Team:DTU-Denmark/Proof Of Concept

This year our team wanted to approach the need for reducing the harmful greenhouse gas emissions on the climate from a biotechnological point of view. Methane is a potent greenhouse gas which is 28-36 times more harmful than carbon dioxide [1]. In nature, methane is being used as a valuable raw material by some organisms. However domesticating these microbes is troublesome due to their codependent lifestyles [2]. Our project, PHEAST, started with the ambitious goal of engineering the methylotrophic yeast, Komagataella phaffii, (previously known as Pichia pastoris)to become a methane-consuming cell factory that can produce recombinant proteins, such as leghemoglobin, from methane.

However, we quickly realized there was a lack of established and publicly available tools for genomic integration and expression of heterologous proteins for K. phaffii in the iGEM Registry. In fact, after developing a search on the iGEM Registry, we found out that K. phaffii (and also Pichia pastoris) parts represented less than 1% of all the available parts (Fig. 1). This shocked us considering the great relevance K. phaffii has currently on industry. And that is what made us entail to provide a better knowledge for K. phaffii engineering.

Figure 1 : Percentage presence of Komagataella phaffii in relation to the whole iGEM Registry. For this results, the total amount of 242 parts for K. phaffii after PHEAST contribution are compared to the rough estimate of 20000 parts found on the main iGEM Registry page.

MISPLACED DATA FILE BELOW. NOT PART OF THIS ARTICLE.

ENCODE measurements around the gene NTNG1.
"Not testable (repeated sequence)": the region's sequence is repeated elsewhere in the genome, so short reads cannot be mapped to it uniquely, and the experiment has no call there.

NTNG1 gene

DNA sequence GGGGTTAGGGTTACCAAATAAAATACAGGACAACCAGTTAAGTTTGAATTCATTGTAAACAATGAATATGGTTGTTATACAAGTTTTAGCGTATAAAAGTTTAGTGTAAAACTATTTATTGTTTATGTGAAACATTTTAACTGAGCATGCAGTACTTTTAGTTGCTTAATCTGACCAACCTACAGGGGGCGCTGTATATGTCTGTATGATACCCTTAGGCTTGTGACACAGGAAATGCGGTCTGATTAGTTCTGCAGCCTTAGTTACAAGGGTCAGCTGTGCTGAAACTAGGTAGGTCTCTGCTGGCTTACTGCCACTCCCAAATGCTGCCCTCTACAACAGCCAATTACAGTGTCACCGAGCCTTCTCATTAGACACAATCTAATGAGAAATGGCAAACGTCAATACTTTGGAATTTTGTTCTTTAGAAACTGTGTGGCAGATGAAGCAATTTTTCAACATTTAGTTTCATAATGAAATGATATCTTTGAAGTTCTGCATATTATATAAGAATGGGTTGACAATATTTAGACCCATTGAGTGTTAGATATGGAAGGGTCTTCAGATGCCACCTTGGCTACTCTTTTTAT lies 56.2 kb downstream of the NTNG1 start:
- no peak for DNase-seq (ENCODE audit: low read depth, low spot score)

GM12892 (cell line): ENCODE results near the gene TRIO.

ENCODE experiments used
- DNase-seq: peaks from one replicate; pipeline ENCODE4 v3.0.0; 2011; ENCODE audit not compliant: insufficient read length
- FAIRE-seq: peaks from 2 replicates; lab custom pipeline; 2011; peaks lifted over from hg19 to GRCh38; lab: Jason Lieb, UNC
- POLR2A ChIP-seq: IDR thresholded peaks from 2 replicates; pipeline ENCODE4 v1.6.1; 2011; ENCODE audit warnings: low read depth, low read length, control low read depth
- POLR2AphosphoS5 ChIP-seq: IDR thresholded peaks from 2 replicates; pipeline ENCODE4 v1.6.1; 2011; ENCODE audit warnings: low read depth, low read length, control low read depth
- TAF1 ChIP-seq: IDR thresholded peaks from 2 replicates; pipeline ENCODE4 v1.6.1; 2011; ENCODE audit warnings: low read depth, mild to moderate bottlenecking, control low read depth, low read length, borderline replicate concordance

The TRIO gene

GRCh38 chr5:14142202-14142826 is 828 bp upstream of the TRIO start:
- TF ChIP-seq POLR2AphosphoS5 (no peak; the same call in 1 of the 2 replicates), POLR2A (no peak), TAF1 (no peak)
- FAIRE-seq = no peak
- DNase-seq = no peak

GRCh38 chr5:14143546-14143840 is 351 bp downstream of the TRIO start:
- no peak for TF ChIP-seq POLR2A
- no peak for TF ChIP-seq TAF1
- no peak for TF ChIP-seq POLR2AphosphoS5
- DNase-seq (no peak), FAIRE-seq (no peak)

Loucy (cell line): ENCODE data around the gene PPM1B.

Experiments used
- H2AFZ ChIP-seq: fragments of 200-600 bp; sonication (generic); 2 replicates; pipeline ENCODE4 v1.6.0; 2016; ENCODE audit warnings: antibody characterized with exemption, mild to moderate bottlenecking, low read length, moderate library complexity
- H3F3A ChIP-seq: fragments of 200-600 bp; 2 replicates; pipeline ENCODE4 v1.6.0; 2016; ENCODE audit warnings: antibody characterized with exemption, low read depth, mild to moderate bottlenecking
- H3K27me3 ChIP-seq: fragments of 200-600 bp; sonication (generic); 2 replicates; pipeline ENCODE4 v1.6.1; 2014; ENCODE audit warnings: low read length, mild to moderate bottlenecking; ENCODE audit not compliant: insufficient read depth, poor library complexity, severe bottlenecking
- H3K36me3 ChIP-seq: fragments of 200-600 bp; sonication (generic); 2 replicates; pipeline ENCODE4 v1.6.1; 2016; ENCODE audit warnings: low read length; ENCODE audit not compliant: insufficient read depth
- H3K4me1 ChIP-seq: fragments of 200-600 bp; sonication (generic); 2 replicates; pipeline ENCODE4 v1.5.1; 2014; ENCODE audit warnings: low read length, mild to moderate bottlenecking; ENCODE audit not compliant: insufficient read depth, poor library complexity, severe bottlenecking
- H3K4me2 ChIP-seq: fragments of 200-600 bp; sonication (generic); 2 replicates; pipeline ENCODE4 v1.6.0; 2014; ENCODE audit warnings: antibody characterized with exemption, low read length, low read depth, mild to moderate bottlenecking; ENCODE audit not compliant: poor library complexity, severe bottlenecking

Figure 2 : Barchart showing PHEAST contribution to the iGEM Registry for K. phaffii parts.

Additionally, as it can be seen in Fig. 2, PHEAST contribution implied an increase of 60% for the amount of parts available for K. phaffii in the iGEM Registry, going from 151 to 242 parts.

Therefore, we had to start by building a toolbox for genomic integration in K. phaffii. Here we present a proof of concept state of the art CRISPR based toolbox for easy and fast genetic engineering of K. phaffii GS115 Part Collection.

We chose to use a CRISPR based system with type II Cas9 endonucleases for site-directed genome editing in K. phaffii. The main reasons for choosing a RNA-to-DNA based targeting method over protein-to-DNA based methods were lower technical complexity and time-efficient design and employment of the system [3]. Currently, there is a big incentive for developing CRISPR-Cas9 based tools for engineering K. phaffii [4,5].

To get started on the CRISPR/Cas9 based toolbox, single guide RNAs (sgRNAs) were designed to target neutral insertion sites in K. phaffii GS115 [6,7]. We created several sgRNAs, and homology arms. The homology arms can be used as modular parts when constructing repair templates. These parts have been described in-depth in our Part Collection.

Figure 3: Repair Template for Generic Gene Insertion
Figure 4: Repair Template for Generic Gene Knockout
Figure 5: Animated Gene Insertion in the Genome of a Cell Factory
Figure 6: Animated Gene Knockout in the Genome of a Cell Factory

This provides the user with a baseline for marker-free integration into respective neutral integration sites in the four chromosomes of K. phaffii. Further, we designed and experimentally validated a sgRNA and corresponding homology arm fusion for efficient and scarless knockout of the adh2 gene. The same methodology can be applied for the knockout of other genes of interest.

Figure 7: Colonies Guide RNAs

Figure 8: Gels Guide RNAs

We constructed 16 CRISPR/Cas9 plasmids targeting neutral integration sites for integration of genes of interest in K. phaffii. For our proof of concept, a subset consisting of 9 plasmids was chosen for sequencing. Our results show that all 9 plasmids were successfully constructed. From the subset of sequenced plasmids, 6 were experimentally shown to efficiently target neutral integration sites in K. phaffii using the TAPE method (Technique to Assess Protospacer Efficiency) [8].

Figure 9: Sequencing Results gRNAs